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Free Books » Bonar, Horatius » Light & Truth: Acts and the Larger Epistles

Chapter 76 - 1 Corinthians 15:1 - The Apostolic Gospel Light & Truth: Acts and the Larger Epistles by Bonar, Horatius


There had been false teachers at Corinth; teachers bold as well as false; for they struck at the great central truth,—the resurrection. The apostolic message was, "Christ is risen"; theirs was, "Christ is not risen." They laid the axe to the root of the tree. If they did not attempt to cut down His cross, they tried to destroy His tomb.

As they boldly denied, so does the apostle fearlessly assert, the resurrection as the substance of the Christian's hope, and the essence of the gospel. But he does not content himself with this. He goes over the whole field. He begins at the foundation, and proceeds to the highest point.

I. Apostolic recollections. The first two verses carry us back to the apostle's first visit to Corinth, when he went as Christ's herald. He delights to recall the time of his "entrance"; and he finds it very necessary to go back to the beginning. He does not obtrude himself, or mention his doings, or parade either his feelings or his success. It is the gospel he brought to them that he recalls, especially when error is stealing in. He makes no appeal to self; he reminds them of his message. He puts the trumpet to his lips, and repeats the old note,—the good news. It was with the gospel that he came; it is to the gospel that he would recall them,—the one same old gospel. But before re-stating it, he reminds them of its effects upon them…I preached, and ye received the good news! I held them out; ye took them! I spoke them; ye let them in! This was the simple process. No waiting, nor working, nor feeling, but simply receiving, as the thirsty man takes in the water, or the eye the beauty of the landscape. Then upon the receiving follows the standing, "in which ye have stood and are standing;" this "grace wherein ye stand;" "stand therefore;" be "steadfast." That on which we "stand" is the gospel; that which keeps us firm, free from stumbling or falling; that which keeps us erect and immoveable, is the gospel. This is our foundation, our anchor, our staff, our rock, our arm, our strong tower. By this, too, we are saved. There is salvation annexed to this gospel,—immediate, sure, everlasting. A Christian is a saved man! And he knows it! It is his belief of the gospel that saves him, that alone! Yes; he is saved at once, and saved for all eternity, and that simply in and by believing. But may not our believing be in vain? The apostle puts such a case, but only to reject it, and to demonstrate (as he does through the rest of the chapter) that this was an impossibility; for the foundation truth (Christ's resurrection) is established by infallible proofs, and therefore our faith is not in vain. This is the real meaning of the word "in vain"; as if he had said, "unless that which ye have believed has turned news out a fable." And this salvation is carried out in the simplest of all ways,—by keeping in memory that which was preached at first. A man is not saved by grasping the rope for a moment, if he let it go it will be of no avail. So here. These, then, are the only two possibilities of failure: (1) that the resurrection turns out a fable; (2) that we do not keep it in memory. How simple, how blessed! Could salvation be brought nearer or made freer?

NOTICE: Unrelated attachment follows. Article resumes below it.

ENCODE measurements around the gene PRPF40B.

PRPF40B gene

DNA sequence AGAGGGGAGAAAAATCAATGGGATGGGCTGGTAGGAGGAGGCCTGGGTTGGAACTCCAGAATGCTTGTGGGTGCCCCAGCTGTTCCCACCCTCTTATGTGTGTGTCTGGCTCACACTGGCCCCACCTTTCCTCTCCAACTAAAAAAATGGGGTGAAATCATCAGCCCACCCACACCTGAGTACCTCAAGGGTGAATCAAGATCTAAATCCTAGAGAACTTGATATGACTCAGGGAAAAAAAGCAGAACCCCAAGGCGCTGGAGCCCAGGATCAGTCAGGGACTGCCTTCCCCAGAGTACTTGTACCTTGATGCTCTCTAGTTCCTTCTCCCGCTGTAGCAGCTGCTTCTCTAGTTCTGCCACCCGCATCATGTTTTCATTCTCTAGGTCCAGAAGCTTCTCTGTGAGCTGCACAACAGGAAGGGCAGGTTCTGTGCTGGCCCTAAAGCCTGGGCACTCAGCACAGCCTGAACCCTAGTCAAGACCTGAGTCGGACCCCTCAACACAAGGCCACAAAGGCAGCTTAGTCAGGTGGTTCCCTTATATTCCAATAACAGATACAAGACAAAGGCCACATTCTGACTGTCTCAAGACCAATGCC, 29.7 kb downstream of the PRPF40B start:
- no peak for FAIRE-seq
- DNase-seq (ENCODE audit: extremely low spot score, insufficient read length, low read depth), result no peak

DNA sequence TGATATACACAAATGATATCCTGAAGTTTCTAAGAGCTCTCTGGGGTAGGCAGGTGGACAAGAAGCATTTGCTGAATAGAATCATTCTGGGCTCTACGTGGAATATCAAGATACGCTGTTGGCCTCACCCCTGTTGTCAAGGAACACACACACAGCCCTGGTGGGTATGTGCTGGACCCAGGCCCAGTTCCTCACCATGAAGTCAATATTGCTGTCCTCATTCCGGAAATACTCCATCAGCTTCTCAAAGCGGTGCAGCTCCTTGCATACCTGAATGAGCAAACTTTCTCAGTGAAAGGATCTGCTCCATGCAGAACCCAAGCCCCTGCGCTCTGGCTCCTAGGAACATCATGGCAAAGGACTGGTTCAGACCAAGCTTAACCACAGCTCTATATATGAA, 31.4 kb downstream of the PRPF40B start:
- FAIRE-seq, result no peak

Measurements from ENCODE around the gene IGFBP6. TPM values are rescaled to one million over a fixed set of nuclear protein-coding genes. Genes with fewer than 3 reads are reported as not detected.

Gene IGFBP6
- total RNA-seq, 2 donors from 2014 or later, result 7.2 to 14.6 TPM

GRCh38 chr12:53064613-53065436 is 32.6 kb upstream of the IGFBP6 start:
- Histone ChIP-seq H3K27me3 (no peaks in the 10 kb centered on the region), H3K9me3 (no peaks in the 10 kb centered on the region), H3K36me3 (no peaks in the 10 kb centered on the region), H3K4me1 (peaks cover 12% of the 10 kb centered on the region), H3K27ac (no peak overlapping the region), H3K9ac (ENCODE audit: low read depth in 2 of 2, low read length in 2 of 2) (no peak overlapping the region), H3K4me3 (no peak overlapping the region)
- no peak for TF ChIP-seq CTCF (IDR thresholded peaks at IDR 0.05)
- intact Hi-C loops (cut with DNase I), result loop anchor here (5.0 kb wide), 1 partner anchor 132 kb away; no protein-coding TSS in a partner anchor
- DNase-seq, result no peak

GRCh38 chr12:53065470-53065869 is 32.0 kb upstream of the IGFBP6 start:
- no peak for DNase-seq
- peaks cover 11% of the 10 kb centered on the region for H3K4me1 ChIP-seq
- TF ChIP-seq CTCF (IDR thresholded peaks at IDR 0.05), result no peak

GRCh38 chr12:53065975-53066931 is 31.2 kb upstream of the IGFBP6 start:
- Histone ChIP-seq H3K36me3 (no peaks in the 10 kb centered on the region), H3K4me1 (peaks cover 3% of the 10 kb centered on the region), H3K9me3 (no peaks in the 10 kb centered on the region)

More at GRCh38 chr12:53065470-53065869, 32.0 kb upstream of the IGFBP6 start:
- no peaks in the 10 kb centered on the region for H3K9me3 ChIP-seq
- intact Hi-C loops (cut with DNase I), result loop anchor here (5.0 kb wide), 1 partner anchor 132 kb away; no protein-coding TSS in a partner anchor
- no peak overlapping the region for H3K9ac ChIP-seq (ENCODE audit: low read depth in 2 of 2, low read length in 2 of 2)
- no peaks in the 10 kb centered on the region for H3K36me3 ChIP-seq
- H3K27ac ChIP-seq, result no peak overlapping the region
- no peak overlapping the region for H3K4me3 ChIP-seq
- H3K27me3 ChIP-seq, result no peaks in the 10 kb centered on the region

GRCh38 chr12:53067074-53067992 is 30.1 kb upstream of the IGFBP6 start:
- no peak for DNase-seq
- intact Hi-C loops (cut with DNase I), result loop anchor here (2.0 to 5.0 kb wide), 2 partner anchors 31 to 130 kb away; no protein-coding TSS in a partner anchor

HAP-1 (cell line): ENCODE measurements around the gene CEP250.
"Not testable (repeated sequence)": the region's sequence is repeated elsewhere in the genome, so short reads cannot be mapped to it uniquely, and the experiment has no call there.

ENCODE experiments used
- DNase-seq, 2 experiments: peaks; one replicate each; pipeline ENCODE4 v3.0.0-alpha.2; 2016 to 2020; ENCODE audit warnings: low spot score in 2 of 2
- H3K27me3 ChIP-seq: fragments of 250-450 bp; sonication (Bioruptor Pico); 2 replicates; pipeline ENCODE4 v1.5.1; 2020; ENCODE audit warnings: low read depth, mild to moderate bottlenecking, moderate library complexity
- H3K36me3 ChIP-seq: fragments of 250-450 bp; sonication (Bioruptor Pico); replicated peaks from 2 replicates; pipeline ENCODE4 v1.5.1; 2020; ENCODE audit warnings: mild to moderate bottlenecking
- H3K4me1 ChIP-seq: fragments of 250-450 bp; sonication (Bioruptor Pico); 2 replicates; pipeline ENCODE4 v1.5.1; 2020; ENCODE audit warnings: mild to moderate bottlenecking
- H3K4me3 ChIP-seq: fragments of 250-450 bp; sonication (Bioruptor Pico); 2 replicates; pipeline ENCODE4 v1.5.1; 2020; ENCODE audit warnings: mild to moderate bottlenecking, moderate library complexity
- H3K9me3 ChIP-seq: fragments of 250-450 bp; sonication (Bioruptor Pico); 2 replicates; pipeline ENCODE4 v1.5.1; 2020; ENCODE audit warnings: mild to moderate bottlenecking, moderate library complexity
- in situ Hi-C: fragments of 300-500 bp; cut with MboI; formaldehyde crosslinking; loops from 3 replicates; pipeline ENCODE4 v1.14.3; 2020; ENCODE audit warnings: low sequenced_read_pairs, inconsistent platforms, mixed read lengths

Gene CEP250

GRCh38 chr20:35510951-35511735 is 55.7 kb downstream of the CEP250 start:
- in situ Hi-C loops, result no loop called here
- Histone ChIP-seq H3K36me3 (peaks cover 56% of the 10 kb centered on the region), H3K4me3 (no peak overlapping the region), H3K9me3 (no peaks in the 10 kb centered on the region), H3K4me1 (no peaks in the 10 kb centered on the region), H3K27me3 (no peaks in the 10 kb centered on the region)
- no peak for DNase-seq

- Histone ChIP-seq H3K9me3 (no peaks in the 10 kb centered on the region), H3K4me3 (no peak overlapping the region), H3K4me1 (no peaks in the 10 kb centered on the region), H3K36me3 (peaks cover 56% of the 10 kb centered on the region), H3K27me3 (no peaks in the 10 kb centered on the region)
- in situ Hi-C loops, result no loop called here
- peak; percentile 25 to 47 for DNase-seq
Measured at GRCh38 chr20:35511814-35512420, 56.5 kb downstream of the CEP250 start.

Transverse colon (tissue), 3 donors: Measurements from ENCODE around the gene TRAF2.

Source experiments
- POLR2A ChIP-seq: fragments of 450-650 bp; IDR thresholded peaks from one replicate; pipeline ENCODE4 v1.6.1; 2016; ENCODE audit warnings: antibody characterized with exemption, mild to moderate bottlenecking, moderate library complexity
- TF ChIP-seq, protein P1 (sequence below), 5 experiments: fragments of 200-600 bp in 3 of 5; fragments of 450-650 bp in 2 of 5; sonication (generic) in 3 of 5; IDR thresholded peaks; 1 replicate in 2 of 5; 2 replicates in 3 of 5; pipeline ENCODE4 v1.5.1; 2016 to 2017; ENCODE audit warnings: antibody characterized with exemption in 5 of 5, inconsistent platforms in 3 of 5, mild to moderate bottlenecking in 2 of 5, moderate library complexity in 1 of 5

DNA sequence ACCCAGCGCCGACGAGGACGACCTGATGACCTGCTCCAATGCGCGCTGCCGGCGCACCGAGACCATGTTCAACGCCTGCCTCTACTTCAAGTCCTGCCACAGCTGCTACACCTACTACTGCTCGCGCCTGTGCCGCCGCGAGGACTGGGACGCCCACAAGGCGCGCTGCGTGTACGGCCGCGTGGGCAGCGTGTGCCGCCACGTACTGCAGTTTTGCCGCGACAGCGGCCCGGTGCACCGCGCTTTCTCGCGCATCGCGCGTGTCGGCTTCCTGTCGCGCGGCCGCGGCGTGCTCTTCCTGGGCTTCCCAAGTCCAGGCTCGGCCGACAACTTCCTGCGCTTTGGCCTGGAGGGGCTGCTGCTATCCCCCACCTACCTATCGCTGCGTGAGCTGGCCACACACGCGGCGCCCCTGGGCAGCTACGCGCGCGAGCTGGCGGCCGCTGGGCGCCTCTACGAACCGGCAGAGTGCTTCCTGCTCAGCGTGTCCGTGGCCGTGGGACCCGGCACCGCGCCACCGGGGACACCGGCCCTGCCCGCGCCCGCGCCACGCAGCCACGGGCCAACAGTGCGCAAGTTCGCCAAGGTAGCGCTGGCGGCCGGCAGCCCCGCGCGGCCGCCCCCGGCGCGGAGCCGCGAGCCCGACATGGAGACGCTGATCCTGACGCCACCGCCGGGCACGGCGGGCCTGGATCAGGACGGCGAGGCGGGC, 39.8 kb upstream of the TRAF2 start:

Such are the apostle's reminiscences of his early ministry in Corinth;—all connected with the gospel, and the reception of it by the Corinthians. Blessed memories indeed! How full was his life of such.

II. The apostolic gospel. He now comes to the re-statement of the gospel; which gospel he briefly sums up in these three points.

(1.) He died for our sins according to the scriptures. It is "the Christ" that he speaks of,—Jesus of Nazareth, the Christ of God; He "died"; He died "for our sins"; He died "according to the scriptures." Each of these expressions help us to bring out the gospel. He died; and His death was the substitute for that of the sinner; He died, that we might not die; He was delivered for our offences; He suffered for sin, the just for the unjust,—as the whole word from the beginning had foretold.

(2.) He was buried. It was a true death that He died; such a death as needed a tomb. He did not see corruption, but He saw the tomb; He entered it; lay in it for three days. The grave of Jesus contains part of the good news.

(3.) He rose again the third day according to the scriptures. This is the crowning and sealing fact; it is the Father's testimony to the finished work to the acceptance of the sacrifice. This completes the good news. Christ is risen! God raised Him! Man crucified Him, but God raised Him. The wicked slew Him, the righteous buried Him, God raised Him.

These three facts contained the good news. Each is a vessel full of peace to the sinner. To know these facts is to be a saved man. What are these facts to us? Are they what they were to the early Christians? Are they fountains of living water? Fragrant flowers? If not, why is it so? Are they not the same? Out of them the Corinthian sinners extracted peace and light, how is it that we do not do the same?

The preacher is nothing; the facts are everything; "whether it were I or they, so we preached, and so ye believed."